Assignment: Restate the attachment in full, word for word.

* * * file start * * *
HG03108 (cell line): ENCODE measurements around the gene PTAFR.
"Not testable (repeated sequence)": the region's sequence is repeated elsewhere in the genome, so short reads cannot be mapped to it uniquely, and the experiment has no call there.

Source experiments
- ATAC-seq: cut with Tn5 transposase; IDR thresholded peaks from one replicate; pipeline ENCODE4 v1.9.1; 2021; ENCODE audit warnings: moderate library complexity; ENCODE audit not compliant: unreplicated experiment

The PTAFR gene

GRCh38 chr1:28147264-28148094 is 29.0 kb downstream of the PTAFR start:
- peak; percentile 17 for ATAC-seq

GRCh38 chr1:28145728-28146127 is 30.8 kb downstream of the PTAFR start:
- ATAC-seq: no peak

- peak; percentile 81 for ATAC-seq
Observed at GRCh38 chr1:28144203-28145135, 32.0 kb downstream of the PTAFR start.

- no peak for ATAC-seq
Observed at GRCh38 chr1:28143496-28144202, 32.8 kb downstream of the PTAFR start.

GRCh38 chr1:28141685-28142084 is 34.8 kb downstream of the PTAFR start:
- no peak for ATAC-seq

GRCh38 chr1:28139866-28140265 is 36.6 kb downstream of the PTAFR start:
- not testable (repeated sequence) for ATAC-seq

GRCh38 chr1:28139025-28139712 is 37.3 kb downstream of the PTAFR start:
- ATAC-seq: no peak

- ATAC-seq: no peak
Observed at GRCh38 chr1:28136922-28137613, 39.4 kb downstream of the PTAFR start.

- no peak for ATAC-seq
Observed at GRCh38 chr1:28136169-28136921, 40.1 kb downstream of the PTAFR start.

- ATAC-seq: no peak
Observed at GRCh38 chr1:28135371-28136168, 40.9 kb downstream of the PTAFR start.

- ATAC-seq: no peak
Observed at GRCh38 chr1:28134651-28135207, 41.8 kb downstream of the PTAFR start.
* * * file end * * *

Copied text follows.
HG03108 (cell line): ENCODE measurements around the gene PTAFR.
"Not testable (repeated sequence)": the region's sequence is repeated elsewhere in the genome, so short reads cannot be mapped to it uniquely, and the experiment has no call there.

Source experiments
- ATAC-seq: cut with Tn5 transposase; IDR thresholded peaks from one replicate; pipeline ENCODE4 v1.9.1; 2021; ENCODE audit warnings: moderate library complexity; ENCODE audit not compliant: unreplicated experiment

The PTAFR gene

GRCh38 chr1:28147264-28148094 is 29.0 kb downstream of the PTAFR start:
- peak; percentile 17 for ATAC-seq

GRCh38 chr1:28145728-28146127 is 30.8 kb downstream of the PTAFR start:
- ATAC-seq: no peak

- peak; percentile 81 for ATAC-seq
Observed at GRCh38 chr1:28144203-28145135, 32.0 kb downstream of the PTAFR start.

- no peak for ATAC-seq
Observed at GRCh38 chr1:28143496-28144202, 32.8 kb downstream of the PTAFR start.

GRCh38 chr1:28141685-28142084 is 34.8 kb downstream of the PTAFR start:
- no peak for ATAC-seq

GRCh38 chr1:28139866-28140265 is 36.6 kb downstream of the PTAFR start:
- not testable (repeated sequence) for ATAC-seq

GRCh38 chr1:28139025-28139712 is 37.3 kb downstream of the PTAFR start:
- ATAC-seq: no peak

- ATAC-seq: no peak
Observed at GRCh38 chr1:28136922-28137613, 39.4 kb downstream of the PTAFR start.

- no peak for ATAC-seq
Observed at GRCh38 chr1:28136169-28136921, 40.1 kb downstream of the PTAFR start.

- ATAC-seq: no peak
Observed at GRCh38 chr1:28135371-28136168, 40.9 kb downstream of the PTAFR start.

- ATAC-seq: no peak
Observed at GRCh38 chr1:28134651-28135207, 41.8 kb downstream of the PTAFR start.